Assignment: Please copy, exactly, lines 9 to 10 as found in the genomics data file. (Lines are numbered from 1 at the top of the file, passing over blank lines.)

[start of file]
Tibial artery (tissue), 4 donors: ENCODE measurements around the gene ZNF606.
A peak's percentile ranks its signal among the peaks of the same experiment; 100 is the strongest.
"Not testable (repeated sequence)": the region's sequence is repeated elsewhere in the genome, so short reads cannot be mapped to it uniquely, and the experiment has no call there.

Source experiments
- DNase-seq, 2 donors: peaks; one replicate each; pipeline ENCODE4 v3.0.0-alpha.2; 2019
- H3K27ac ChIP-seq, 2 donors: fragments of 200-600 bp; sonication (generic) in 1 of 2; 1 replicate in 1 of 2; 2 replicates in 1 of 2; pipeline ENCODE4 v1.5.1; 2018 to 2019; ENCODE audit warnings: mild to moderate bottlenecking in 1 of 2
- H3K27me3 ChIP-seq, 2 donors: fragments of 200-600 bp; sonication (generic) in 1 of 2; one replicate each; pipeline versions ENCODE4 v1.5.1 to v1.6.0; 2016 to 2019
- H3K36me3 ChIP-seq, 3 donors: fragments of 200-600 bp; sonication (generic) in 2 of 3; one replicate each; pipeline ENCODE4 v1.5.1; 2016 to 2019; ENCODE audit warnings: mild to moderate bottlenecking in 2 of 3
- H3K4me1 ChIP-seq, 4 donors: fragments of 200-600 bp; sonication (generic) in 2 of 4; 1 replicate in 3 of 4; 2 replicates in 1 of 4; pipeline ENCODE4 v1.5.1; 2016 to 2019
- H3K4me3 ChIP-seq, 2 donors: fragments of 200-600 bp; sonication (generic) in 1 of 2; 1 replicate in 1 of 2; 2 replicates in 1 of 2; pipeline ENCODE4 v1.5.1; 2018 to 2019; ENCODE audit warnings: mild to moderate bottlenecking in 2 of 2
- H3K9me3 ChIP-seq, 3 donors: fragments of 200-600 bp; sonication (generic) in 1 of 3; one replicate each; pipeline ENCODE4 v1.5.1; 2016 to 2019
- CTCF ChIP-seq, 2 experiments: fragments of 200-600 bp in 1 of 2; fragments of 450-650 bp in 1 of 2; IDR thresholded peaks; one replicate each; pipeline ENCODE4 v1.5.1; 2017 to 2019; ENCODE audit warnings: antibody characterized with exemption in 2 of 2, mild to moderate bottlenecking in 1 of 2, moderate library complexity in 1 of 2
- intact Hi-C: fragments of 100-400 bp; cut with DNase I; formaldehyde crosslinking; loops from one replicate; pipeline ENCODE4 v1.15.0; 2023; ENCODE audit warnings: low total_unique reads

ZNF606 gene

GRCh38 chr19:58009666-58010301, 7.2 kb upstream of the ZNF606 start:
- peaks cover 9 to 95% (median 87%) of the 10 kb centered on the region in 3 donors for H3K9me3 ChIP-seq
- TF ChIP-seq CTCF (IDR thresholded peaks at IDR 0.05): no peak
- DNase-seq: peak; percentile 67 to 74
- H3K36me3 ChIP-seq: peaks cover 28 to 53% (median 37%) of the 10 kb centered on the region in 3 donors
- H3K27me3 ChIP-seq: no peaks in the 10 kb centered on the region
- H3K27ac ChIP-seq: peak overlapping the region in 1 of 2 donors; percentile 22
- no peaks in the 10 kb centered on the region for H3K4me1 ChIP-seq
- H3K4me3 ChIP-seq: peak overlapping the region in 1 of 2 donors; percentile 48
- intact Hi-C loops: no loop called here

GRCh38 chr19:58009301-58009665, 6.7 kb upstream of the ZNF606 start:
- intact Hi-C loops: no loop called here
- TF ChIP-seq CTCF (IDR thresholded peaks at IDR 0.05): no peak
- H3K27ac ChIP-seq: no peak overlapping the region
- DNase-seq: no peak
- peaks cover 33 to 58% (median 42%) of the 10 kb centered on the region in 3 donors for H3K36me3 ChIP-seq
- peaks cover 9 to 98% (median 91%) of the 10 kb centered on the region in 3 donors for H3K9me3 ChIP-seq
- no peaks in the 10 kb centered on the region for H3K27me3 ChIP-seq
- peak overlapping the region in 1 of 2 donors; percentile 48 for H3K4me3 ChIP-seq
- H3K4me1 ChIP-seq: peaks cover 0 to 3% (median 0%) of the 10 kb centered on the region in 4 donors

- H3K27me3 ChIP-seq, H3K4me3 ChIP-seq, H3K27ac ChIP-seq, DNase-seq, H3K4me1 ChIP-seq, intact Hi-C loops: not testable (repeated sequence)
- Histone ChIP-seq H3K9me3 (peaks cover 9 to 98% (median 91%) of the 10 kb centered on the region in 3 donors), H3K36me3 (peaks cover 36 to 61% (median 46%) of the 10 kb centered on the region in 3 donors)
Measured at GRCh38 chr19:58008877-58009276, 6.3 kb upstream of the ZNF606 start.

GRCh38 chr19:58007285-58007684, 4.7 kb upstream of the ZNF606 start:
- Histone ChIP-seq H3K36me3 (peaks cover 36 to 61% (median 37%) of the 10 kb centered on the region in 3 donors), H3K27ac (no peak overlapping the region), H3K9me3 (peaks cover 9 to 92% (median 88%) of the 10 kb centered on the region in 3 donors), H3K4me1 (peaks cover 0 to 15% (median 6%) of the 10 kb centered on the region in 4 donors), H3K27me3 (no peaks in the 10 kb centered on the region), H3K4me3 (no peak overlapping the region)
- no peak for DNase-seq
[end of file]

- H3K4me1 ChIP-seq, 4 donors: fragments of 200-600 bp; sonication (generic) in 2 of 4; 1 replicate in 3 of 4; 2 replicates in 1 of 4; pipeline ENCODE4 v1.5.1; 2016 to 2019
- H3K4me3 ChIP-seq, 2 donors: fragments of 200-600 bp; sonication (generic) in 1 of 2; 1 replicate in 1 of 2; 2 replicates in 1 of 2; pipeline ENCODE4 v1.5.1; 2018 to 2019; ENCODE audit warnings: mild to moderate bottlenecking in 2 of 2